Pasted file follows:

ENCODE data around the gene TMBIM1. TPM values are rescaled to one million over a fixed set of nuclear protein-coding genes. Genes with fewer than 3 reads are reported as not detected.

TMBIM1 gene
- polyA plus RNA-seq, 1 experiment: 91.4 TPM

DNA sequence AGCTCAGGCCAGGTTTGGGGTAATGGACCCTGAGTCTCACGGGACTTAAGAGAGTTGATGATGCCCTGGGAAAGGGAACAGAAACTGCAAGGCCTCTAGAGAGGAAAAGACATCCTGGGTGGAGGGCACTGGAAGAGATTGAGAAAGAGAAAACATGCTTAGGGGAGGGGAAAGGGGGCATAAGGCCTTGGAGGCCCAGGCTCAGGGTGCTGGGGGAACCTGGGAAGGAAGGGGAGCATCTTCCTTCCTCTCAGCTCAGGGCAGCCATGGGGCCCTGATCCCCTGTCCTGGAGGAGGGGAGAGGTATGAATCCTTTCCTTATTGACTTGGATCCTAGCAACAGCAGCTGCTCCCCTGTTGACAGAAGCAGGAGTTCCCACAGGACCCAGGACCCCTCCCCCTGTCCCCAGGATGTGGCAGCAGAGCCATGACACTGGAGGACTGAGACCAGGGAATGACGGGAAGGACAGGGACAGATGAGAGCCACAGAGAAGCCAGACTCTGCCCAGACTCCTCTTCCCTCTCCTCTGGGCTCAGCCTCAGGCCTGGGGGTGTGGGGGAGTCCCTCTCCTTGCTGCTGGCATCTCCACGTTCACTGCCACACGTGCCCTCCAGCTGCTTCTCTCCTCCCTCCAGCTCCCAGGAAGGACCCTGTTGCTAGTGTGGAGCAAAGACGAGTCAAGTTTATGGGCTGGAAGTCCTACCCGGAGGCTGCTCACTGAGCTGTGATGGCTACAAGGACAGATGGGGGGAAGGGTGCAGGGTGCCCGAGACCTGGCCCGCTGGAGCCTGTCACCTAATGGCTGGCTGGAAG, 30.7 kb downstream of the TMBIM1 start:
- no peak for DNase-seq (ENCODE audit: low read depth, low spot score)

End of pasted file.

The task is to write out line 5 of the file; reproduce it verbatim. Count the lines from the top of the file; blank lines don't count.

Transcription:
- no peak for DNase-seq (ENCODE audit: low read depth, low spot score)